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of Charleston harbor became a subject of anxiety with all parties. Of the three forts in or at the entrance of the harbor, two were unoccupied, but the third (Fort Moultrie) was held by a garrison of but little more than one hundred men—of whom only sixty-three were said to be effectives—under command of Major Robert Anderson of t after their arrival—they were startled, and the whole country electrified, by the news that, during the previous night, Major Anderson had secretly dismantled Fort Moultrie, Ibid., Chapt. X, p. 180. spiked his guns, burned his gun carriages, and removed his command to Fort Sumter, which occupied a more commanding position in the in regard to the threatening aspect of events in the earlier part of the winter of 1860-‘61. When he told me of the work that had been done, or was doing, at Fort Moultrie —that is, the elevation of its parapet by crowning it with barrels of sand—I pointed out to him the impolicy as well as inefficiency of the measure. It s
ructions to Major Anderson, first artillery, commanding Fort Moultrie, South Carolina: You are aware of the great anxiety of the Secretaryostile act. D. P. Butler, Assistant Adjutant-General. Fort Moultrie, South Carolina, December 11, 1860. This is in conformity to my i Be this as it may, when I learned that Major Anderson had left Fort Moultrie, and proceeded to Fort Sumter, my first promptings were to comm, and a large military force went over last night (the 27th) to Fort Moultrie. Thus the authorities of South Carolina, without waiting or asremoved a distinguished and veteran officer from the command of Fort Moultrie, because he attempted to increase his supply of ammunition. Yo, clearly the occupation of Fort Sumter, and the dismantling of Fort Moultrie by Major Anderson, in the face of your pledges, and without expty. Be the issue what it may, of this we are assured, that, if Fort Moultrie has been recorded in history as a memorial of Carolina gallantr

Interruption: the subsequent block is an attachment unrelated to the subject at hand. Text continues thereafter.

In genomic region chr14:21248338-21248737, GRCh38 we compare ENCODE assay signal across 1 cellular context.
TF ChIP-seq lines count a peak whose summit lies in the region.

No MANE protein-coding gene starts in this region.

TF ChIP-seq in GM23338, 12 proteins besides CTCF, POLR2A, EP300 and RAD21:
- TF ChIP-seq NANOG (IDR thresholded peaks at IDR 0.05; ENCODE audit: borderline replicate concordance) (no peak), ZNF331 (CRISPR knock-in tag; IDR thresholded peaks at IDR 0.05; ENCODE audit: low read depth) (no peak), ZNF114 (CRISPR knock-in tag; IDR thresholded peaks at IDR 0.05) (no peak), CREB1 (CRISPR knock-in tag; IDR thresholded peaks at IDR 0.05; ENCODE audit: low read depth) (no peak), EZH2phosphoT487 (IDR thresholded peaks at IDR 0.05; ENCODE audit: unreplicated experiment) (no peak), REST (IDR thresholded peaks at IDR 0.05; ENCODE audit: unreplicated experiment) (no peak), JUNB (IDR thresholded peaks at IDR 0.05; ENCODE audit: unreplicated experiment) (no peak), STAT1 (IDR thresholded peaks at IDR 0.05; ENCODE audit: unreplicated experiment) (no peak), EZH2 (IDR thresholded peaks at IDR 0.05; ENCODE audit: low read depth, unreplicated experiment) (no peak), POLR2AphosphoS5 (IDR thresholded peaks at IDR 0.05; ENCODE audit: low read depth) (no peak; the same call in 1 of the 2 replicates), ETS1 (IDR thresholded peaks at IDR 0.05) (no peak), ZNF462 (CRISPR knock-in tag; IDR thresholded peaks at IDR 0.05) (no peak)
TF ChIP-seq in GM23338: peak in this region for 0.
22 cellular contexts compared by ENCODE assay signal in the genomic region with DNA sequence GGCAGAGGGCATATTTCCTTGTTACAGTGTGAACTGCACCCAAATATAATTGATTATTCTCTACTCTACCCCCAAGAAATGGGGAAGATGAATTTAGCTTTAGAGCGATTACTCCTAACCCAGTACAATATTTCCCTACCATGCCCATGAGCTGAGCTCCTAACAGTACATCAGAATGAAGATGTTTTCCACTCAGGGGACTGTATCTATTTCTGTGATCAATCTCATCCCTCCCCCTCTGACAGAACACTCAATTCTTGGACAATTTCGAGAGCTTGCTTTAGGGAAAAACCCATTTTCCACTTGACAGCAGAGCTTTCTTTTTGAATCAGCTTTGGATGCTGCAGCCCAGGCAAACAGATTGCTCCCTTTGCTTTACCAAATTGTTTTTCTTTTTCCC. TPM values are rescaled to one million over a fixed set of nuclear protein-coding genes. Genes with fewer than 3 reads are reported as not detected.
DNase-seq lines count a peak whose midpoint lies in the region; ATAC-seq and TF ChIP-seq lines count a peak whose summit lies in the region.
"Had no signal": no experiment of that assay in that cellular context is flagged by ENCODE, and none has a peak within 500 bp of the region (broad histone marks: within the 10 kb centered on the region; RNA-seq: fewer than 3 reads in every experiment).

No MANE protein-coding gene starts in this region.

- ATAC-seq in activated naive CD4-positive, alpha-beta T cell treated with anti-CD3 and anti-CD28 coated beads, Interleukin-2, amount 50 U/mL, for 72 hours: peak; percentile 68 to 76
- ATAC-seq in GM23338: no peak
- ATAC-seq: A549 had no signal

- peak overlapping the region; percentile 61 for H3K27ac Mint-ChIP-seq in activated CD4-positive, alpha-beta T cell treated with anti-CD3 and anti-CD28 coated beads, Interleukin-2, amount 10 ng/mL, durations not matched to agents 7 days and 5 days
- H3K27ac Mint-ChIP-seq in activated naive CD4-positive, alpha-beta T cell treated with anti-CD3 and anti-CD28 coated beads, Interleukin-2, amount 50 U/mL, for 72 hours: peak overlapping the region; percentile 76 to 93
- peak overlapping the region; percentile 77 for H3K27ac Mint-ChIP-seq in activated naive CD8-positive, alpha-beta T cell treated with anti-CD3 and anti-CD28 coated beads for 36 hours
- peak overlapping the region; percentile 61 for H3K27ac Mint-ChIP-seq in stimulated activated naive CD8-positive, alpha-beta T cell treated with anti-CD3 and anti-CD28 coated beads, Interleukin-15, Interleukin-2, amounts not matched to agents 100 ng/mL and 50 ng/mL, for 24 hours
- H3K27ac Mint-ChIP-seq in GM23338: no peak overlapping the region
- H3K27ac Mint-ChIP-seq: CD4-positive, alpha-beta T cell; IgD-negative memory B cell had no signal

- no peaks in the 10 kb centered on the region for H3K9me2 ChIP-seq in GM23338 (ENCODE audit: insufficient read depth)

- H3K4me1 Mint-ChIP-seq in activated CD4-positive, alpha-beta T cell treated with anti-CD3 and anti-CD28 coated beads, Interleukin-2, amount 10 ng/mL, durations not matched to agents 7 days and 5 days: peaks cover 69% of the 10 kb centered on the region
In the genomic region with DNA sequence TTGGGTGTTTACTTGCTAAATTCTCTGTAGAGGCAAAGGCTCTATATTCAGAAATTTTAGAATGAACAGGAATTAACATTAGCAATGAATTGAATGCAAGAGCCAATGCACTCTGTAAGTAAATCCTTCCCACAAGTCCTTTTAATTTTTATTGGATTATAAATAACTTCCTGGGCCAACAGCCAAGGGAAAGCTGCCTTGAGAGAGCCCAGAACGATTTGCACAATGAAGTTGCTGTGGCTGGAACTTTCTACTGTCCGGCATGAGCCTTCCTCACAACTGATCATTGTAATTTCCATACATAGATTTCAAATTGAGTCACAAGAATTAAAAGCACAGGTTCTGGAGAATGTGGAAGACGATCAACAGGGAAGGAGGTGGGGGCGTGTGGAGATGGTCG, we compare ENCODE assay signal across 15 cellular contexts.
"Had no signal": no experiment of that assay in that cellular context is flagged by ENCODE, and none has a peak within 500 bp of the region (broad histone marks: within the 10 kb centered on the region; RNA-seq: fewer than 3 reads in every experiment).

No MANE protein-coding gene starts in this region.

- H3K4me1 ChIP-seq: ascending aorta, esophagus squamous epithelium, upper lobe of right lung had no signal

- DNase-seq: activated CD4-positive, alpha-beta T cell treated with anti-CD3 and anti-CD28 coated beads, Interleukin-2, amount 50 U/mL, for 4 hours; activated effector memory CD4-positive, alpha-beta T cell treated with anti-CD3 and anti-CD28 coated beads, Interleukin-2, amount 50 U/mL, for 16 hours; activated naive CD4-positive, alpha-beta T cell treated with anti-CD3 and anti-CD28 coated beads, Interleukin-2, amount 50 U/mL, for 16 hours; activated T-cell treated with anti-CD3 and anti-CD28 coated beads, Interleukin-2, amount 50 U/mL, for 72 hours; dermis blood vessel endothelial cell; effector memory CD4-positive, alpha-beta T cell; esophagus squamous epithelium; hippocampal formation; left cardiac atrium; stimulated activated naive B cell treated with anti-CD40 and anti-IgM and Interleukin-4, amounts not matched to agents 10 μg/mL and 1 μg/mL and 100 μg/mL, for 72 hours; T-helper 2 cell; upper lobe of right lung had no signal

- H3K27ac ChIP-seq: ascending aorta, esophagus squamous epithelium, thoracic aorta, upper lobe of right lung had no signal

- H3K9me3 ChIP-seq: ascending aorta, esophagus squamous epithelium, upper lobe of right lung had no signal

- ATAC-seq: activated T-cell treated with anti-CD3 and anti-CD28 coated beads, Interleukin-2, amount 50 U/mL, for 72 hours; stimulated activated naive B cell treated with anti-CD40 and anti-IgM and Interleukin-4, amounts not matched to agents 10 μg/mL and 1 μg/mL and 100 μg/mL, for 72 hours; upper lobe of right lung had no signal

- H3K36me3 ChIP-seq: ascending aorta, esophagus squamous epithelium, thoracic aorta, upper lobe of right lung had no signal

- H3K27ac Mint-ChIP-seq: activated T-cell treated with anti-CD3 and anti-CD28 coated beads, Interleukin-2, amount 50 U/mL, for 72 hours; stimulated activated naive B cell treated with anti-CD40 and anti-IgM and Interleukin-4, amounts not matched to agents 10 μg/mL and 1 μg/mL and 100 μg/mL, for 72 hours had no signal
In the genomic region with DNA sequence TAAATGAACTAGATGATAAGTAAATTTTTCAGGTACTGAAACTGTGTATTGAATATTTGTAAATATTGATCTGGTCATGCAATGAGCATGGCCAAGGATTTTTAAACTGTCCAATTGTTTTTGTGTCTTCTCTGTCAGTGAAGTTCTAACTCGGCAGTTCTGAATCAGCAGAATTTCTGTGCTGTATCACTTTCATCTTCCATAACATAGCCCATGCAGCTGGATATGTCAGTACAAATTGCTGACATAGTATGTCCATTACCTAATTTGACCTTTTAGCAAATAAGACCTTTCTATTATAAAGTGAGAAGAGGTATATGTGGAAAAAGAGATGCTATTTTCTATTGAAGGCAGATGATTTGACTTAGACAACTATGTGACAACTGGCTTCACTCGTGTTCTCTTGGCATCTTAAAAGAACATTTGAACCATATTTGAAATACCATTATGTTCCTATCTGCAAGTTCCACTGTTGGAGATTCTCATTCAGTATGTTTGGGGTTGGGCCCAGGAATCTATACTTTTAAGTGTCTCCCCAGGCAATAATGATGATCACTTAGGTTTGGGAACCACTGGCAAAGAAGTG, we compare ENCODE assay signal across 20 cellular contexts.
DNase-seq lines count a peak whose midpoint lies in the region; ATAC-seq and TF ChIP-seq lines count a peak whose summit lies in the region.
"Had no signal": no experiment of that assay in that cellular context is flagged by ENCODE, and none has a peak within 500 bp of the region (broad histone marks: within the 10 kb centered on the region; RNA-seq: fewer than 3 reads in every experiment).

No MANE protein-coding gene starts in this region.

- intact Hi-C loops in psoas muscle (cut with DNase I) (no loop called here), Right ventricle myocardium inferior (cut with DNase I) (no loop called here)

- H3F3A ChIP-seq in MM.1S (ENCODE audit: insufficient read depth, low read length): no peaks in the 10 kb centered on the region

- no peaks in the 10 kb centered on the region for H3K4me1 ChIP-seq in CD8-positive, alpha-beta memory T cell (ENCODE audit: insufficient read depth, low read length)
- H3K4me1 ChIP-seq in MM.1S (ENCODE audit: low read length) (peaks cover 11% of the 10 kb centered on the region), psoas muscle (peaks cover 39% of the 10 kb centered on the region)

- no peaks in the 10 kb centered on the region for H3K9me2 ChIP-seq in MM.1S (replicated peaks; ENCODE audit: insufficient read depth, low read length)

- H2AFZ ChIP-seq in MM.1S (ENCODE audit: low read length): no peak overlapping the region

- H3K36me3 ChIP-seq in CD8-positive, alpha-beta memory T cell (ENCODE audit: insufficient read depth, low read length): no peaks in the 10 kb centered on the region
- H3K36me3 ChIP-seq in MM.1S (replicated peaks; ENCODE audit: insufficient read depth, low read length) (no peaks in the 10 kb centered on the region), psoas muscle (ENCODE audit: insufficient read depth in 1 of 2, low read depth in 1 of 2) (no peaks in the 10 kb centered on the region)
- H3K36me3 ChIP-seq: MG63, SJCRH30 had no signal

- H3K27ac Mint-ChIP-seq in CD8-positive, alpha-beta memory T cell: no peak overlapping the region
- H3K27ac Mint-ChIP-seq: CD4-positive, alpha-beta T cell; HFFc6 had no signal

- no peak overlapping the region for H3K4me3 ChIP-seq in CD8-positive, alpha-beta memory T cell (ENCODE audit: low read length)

country. I asked in this Senate, weeks ago: What causes the peril that is now imminent at Fort Moultrie; is it the weakness of the garrison? and then I answered, No, it is its presence, not its w harbor of Charleston; but in so doing he committed an act of hostility. When he dismantled Fort Moultrie, when he burned the carriages and spiked the guns bearing upon Fort Sumter, he put Carolina ems now to be the impelling motive of every public act —vague rumors of an intention to take Fort Moultrie. But, sir, a soldier should be confronted by an overpowering force before he spikes his gun position and threw up a temporary battery with palmetto-logs and sand, upon the site called Fort Moultrie, that fort was assailed by the British fleet, and bombarded until the old logs, clinging wit conquered. Those old logs are gone; the eroding current is even taking away the site where Fort Moultrie stood; the gallant men who held it now mingle with the earth; but their memories live in the
which we beg leave to submit. We know that the possession of Fort Sumter by troops of the United States, coupled with the circumstances under which it was taken, is the chief, if not only, source of difficulty between the government of South Carolina and that of the United States. We would add that we, too, think it a just cause of irritation and of apprehension on the part of your State. But we have also assurances, notwithstanding the circumstances under which Major Anderson left Fort Moultrie and entered Fort Sumter with the forces under his command, that it was not taken, and is not held, with any hostile or unfriendly purpose toward your State, but merely as property of the United States, which the President deems it his duty to protect and preserve. We will not discuss the question of right or duty on the part of either Government touching that property, or the late acts of either in relation thereto; but we think that, without any compromise of right or breach of duty
James H., 182. John, 95. John Quincy, 219. Address to New York Historical Society, 162-63. Samuel, 104, 105, 165. African servitude, 66-67, 262. Alabama, 51. Ordinance of secession, 189. Alabama (ship), 408. Alexander, Capt. E., P. 308. Allegiance, Division of, 154-55. American party, 31, 32. Anderson, Gen. C. C., 343-44, 413. Maj. Robert, 181, 184-85, 230, 233, 234, 235, 243, 249, 252. Instructions from U. S. War Department, 181-82. Dismantling of Fort Moultrie, 182. Letter protesting plan for relieving Fort Sumter, 243-44. Correspondence concerning evacuations, 246-48. Surrender of Fort Sumter, 253. Correspondence with Gov. Pickens concerning Star of the West, 538-39. Annapolis Constitutional convention, 76. Recommendation to Congress, 76. Archer, William S., 9. Argus (Albany), Remarks on right of secession, 219. Arkansas, 214. Reply of Gov. Rector to U. S. call for troops, 355. Articles of Confederation, 4, 7, 24,